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Catch up on coronavirus stories and special reports, curated by Mike Allen everyday

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Former House Speaker Paul Ryan and President TRump. Photo: Alex Wong/Getty Images

Charitable donations in the U.S. dropped an inflation-adjusted 1.7% to $427.7 billion in 2018, the first overall drop since the Great Recession, according to Giving USA's annual report.

The big picture: Giving by individuals dropped an inflation-adjusted 3.4% to $292 billion as a result of changes in the federal tax law and a dip in the stock market late last year, despite an overall strong economy, the Wall Street Journal reports. Giving by individual Americans had previously grown for four straight years by at least 2.4%. In 2017, U.S. giving exceeded $400 billion for the first time.

The new GOP tax law increased the standard deduction and thereby reduced the number of Americans who could benefit by itemizing their deductions — thus diminishing the "direct federal incentive" to donate to charity, according to the Journal.

  • The number of households expected to use the deduction dropped from 37 million to 16 million after the tax rewrite, according to the Tax Policy Center
  • "Households earning more than $1 million per year nearly always itemize," Axios' Felix Salmon wrote in November. "They accounted for 30% of itemized charitable donations in 2015; expect that number to rise even further."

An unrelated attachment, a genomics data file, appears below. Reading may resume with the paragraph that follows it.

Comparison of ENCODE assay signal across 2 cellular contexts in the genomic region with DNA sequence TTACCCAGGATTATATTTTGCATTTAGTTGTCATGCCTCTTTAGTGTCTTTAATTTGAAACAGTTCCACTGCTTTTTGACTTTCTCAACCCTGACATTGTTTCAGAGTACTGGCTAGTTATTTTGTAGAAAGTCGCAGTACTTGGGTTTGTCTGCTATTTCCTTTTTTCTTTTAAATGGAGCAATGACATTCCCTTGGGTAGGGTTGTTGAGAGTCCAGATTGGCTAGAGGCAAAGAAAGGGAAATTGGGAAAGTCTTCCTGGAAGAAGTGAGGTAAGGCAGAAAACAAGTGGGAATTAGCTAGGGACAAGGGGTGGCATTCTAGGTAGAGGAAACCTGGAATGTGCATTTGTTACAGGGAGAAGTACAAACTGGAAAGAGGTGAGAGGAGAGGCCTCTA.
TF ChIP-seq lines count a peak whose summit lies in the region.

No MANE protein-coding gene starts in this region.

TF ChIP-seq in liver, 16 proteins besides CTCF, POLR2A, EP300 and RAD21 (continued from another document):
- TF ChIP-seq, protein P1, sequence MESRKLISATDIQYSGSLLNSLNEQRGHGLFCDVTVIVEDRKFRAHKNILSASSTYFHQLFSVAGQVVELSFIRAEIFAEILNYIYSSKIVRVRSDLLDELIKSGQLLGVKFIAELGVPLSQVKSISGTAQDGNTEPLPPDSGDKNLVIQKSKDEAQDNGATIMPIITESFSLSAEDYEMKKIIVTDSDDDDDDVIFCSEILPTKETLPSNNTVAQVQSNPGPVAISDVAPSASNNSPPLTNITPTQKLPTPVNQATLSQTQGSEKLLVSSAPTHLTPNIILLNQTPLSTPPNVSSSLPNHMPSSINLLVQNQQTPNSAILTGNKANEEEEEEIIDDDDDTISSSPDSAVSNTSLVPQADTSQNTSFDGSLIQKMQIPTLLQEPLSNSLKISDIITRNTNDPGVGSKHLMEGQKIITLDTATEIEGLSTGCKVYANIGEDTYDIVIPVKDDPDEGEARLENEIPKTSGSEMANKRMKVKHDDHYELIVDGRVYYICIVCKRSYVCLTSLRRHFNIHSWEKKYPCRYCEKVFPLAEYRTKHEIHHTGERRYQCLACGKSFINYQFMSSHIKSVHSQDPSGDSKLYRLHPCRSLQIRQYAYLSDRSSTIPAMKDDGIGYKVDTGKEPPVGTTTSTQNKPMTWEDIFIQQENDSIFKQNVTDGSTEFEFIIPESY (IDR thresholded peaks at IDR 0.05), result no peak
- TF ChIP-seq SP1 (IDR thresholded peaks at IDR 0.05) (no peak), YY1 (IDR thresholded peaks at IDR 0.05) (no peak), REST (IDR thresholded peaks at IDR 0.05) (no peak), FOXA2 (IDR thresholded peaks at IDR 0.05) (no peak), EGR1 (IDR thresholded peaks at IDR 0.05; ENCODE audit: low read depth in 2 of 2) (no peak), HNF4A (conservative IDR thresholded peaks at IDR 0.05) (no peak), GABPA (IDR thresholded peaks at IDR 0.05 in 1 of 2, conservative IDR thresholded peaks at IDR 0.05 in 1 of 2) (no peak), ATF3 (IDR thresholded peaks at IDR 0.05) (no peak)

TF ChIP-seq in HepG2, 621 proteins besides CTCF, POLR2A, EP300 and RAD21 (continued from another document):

The bottom line: "Donations tend to rise when the economy and stock market are strong and when natural disasters occur," which wasn't the case this year, WSJ's Richard Rubin writes.

Go deeper: National deficit grew 20% last year, partially due to Trump tax cuts

Go deeper

Cyber war scales up with new Microsoft hack

Illustration: Aïda Amer/Axios

Last week's revelation of a new cyberattack on thousands of small businesses and organizations, on top of last year's SolarWinds hack, shows we've entered a new era of mass-scale cyber war.

Why it matters: In a world that's dependent on interlocking digital systems, there's no escaping today's cyber conflicts. We're all potential victims even if we're not participants.

Miriam Kramer, author of Space
26 mins ago - Science

Spaceflight contests and our future in orbit

Illustration: Aïda Amer/Axios

Wealthy private citizens are increasingly becoming the arbiters of who can go to space — and some of them want to bring the average person along for the ride.

Why it matters: Space is being opened up to people who wouldn't have had the prospect of flying there even five years ago, but these types of missions have far-reaching implications for who determines who gets to make use of space and for what.

1 hour ago - Health

Axios-Ipsos poll: America looks for the exits after a year of COVID

Data: Axios/Ipsos poll; Chart: Danielle Alberti/Axios

A year after the coronavirus abruptly shut down much of the country, Americans are watching for a clear signal of when the pandemic will be over — and most won't be ready to ditch the masks and social distancing until they get it, according to the latest installment of the Axios/Ipsos Coronavirus Index.

The big picture: The poll found that more Americans are expecting the outbreak to be over sooner rather than later, as vaccinations ramp up throughout the country — but that very few are ready to end the precautions that have upended their lives.

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